Americans renouncing citizenship on the rise
America may be known as the land of opportunity, but for an increasing number of people it is an offer they are not willing to take.
Last year alone an estimated 700 people renounced their US citizenship – three times as many as the year before.
Ken O'Keefe grew up an American in a nation that he believed was the greatest in the world, a bastion of freedom and democracy. In order to protect those ideals, he joined the Marine Corps, and went to fight for his country in the Gulf War. That was when the American dream became a nightmare.
“I was punished for speaking out about something that my superiors were doing, and my life became extremely difficult,” O’Keefe told RT. “And upon my return with a different perspective, I started to look at American history and politics, and realized that my whole life I had been lied to. I believed in those ideals, I believed in them, and when I found out that those ideals weren't really the way America was presenting itself in the rest of the world, it became clear to me at some point that I would renounce my citizenship.”
And renounce it he did – O'Keefe applied to the State Department to stop being American, claimed political asylum in Holland, and burned his US passport. O'Keefe knows that not everyone will agree with what he has done; some maintain that he could have exerted more pressure from inside the system. However they choose to do it, Middle East commentator Alan Hart says Americans must do something.
“I have a love-hate relationship with America,” Hart said. “On one level, Americans are the most uninformed, misinformed, most gullible people in the face of God’s earth. That's the bad news. Deep down they are also the most idealistic. So I say, and Americans didn't mind me saying it, that if they were properly informed about the causes and effects of things in the Middle East, they could become engaged to make their democracy work.”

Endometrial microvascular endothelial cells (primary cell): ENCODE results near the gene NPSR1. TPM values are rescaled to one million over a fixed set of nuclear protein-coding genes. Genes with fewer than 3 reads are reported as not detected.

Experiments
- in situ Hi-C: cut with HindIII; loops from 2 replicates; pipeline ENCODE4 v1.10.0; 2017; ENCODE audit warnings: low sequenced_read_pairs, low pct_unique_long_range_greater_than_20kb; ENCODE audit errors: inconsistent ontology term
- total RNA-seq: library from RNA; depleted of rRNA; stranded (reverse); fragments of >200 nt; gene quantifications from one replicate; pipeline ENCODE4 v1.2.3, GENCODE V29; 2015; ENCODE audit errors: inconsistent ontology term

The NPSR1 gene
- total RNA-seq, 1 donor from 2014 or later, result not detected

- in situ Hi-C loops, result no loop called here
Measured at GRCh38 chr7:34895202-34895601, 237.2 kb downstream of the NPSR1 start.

It hasn't always been this way. At the end of the Second World War, the US was leading the world both economically and morally.
According to Carol Turner from the Stop the War Coalition, it has steadily eroded that goodwill.
“Because it is failing to give that ethical lead now, it is increasingly forced back onto using its military power to impose its will,” Turner claimed.
Ken O'Keefe is committed to changing the situation. Since giving up his US citizenship, he has made it his mission to oppose US military action wherever he can. He also was onboard one of the Gaza-bound aid ships raided by Israeli commandos in May. Following that, he was branded a terrorist by Israel.
For Ken O'Keefe, now an Irish citizen, giving up his nationality wasn’t an easy decision. And he insists it wasn't one borne out of hatred.
“I realized at a certain point that citizenship was a social contract, and I didn't agree to the terms of the contract,” O’Keefe stated. “Among the obligations – you have rights and you have obligations – and among those obligations is paying taxes, and those taxes are being used to commit mass murder, and I don't agree to that. A lot of people misinterpret renouncing citizenship for hating America, and that is absolutely not the case at all. I have a deep love for the American people and I wish that the ideal of America could become a reality.”
Until that dream becomes a reality, O'Keefe, and others like him, will be staying away from the land of the free and the home of the brave.